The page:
Kazakhstan Police Shut Down Another Crypto Farm Amid Ongoing Crackdown on Mining

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Kazakhstan Police Shut Down Another Crypto Farm Amid Ongoing Crackdown on Mining – Kazakhstani law enforcement agents have busted another mining site as part of their ongoing crackdown on criminal operations in the industry. The crypto farm, located near a train station, is the country’s most recent targeted mining operation, which has been affected by a power outage.

Kazakhstan has been trying to restrict activities in its crypto mining business, which has developed rapidly since China launched an onslaught on the industry in May 2021.

Despite the fact that the energy-hungry firm as a whole has been blamed for power shortages and blackouts, the government has concentrated mostly on unlicensed miners this year.

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According to an official declaration, law enforcement agents raided another facility minting digital currency after shutting down over 100 crypto farms, including registered mining businesses that “voluntarily” suspended operations. The farm was set up in a room on the premises of the Kundyzdy train station, according to 24 Khabar.

According to the country’s Transport Police Department, which conducted the search, officers uncovered 130 crypto mining machines, as well as hard drives and replacement components.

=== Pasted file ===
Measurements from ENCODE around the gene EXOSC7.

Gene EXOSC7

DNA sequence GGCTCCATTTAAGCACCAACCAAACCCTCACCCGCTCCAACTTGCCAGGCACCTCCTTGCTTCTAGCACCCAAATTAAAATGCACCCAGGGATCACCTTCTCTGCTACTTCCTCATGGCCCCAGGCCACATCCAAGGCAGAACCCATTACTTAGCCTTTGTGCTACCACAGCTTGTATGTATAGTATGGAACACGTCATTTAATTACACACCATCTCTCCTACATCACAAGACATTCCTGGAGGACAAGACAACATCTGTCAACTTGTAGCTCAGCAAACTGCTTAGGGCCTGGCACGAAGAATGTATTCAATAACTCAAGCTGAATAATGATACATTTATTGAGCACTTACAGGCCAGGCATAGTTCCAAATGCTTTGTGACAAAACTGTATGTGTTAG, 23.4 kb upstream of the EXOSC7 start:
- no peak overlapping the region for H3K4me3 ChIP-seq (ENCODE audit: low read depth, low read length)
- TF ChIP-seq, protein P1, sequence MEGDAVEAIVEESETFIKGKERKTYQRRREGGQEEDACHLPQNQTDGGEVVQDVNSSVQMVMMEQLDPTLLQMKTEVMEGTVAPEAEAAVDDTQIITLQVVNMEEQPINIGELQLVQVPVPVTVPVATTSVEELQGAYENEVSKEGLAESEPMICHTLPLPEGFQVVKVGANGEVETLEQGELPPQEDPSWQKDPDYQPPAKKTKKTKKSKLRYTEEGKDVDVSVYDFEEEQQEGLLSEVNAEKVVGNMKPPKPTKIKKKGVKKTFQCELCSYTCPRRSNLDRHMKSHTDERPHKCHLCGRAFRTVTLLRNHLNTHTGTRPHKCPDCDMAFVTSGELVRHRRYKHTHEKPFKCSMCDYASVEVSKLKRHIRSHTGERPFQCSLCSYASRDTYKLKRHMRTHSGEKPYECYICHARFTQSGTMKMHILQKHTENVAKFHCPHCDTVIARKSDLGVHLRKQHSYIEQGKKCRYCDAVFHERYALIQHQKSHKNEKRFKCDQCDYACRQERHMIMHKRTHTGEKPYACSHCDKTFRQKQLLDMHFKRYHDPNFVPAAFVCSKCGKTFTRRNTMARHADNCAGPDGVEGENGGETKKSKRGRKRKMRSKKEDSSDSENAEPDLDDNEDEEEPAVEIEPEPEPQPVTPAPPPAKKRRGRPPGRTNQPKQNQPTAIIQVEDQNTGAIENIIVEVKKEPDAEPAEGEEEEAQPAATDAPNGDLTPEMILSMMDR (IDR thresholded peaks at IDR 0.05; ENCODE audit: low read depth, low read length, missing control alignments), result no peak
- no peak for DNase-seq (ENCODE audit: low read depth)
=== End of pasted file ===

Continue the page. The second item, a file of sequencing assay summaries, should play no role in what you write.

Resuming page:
As part of its efforts to address its growing energy shortage, Kazakhstan has resorted to target mining activities. Kazakhstan has begun to target mining operations as part of its drive to deal with its growing energy deficit. Kazakhstan was once an appealing location for crypto miners moving out of China due to its restricted electricity tariffs.

During the frigid winter months, some illegal farms were removed from the grid, and many registered enterprises had power disruptions. The local press has reported on the crackdown.

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In February, President Kassym-Jomart Tokayev issued an order requiring the Financial Monitoring Agency, with the help of other government agencies, to identify all mining companies. A number of inspections have been carried out by the watchdog to verify custom, tax, and technical documentation.

Due to political instability in January and continuous power disruptions, some mining companies have already gone to other countries, such as the United States. In late February, the National Association of Blockchain and Data Center Industry revealed that authorized miners had already moved a third of their equipment out of Kazakhstan, warning that Kazakhstan’s advantage in terms of bitcoin network computing power could be lost.

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